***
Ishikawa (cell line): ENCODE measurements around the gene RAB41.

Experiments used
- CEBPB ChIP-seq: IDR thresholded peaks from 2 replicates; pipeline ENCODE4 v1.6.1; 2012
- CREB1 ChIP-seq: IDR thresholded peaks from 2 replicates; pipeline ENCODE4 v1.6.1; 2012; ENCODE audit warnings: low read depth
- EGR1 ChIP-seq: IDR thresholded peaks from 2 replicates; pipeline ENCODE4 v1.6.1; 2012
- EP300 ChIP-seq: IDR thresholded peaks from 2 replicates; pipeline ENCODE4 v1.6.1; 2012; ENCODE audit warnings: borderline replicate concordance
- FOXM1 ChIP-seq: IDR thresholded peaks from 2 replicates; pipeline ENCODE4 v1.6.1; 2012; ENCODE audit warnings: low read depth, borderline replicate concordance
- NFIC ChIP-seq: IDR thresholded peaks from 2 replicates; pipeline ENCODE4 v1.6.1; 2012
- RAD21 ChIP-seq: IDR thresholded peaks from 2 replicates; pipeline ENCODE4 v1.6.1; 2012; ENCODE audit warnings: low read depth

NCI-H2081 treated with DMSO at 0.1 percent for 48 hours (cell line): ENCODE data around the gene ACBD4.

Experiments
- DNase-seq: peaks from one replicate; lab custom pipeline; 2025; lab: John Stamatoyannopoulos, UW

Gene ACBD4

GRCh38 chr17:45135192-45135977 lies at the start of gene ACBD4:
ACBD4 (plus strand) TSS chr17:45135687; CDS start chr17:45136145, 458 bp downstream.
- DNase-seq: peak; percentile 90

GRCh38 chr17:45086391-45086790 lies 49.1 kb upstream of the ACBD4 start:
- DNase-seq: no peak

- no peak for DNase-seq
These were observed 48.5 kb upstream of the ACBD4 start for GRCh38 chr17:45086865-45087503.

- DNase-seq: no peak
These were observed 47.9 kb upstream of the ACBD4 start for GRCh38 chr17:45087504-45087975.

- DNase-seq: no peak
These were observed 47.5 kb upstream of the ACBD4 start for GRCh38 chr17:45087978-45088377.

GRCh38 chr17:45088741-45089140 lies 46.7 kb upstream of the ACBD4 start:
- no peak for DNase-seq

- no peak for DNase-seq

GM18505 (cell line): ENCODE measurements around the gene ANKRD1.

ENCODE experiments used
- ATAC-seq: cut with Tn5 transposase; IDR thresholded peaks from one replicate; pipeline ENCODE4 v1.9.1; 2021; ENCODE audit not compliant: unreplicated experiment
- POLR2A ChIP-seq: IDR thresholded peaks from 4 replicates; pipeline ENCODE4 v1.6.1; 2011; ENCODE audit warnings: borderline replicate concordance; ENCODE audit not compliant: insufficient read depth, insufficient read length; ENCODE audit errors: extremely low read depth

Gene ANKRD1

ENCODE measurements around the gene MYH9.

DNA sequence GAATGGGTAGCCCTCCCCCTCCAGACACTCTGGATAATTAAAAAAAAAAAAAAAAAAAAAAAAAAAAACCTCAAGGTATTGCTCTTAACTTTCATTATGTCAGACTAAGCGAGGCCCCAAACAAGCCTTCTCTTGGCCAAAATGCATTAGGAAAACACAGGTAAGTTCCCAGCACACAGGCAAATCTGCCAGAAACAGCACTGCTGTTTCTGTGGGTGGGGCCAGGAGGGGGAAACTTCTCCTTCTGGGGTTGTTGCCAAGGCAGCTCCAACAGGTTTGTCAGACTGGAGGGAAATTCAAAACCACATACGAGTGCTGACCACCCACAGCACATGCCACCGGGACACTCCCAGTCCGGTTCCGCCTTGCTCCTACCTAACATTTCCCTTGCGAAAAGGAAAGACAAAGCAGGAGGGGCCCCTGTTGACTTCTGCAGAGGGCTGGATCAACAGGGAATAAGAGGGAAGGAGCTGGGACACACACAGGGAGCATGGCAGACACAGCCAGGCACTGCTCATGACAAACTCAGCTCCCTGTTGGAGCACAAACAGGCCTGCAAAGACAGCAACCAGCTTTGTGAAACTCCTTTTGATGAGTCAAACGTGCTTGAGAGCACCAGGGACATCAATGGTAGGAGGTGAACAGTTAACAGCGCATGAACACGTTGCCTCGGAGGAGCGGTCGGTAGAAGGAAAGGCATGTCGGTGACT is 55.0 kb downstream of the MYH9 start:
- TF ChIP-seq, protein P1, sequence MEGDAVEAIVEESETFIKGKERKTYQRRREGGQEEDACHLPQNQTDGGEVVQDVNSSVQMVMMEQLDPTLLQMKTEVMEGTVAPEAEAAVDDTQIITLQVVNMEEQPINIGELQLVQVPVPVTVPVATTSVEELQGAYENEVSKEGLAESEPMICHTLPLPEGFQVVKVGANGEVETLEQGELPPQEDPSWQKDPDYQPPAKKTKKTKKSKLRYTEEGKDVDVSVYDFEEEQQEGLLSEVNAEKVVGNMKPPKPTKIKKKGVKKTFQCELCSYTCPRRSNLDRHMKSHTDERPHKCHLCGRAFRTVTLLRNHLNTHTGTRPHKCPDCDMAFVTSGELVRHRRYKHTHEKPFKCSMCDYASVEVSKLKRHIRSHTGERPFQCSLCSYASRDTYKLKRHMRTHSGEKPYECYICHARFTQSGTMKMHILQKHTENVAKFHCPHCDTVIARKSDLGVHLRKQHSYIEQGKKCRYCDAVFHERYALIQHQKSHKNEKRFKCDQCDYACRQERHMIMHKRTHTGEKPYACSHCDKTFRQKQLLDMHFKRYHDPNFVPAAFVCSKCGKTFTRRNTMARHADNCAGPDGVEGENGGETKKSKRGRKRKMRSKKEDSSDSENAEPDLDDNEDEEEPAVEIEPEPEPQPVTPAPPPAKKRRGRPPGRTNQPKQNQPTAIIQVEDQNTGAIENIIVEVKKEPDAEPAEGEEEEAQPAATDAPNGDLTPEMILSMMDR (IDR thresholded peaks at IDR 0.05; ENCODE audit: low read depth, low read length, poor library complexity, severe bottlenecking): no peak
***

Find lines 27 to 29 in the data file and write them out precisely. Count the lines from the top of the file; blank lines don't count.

- no peak for DNase-seq

GM18505 (cell line): ENCODE measurements around the gene ANKRD1.

ENCODE experiments used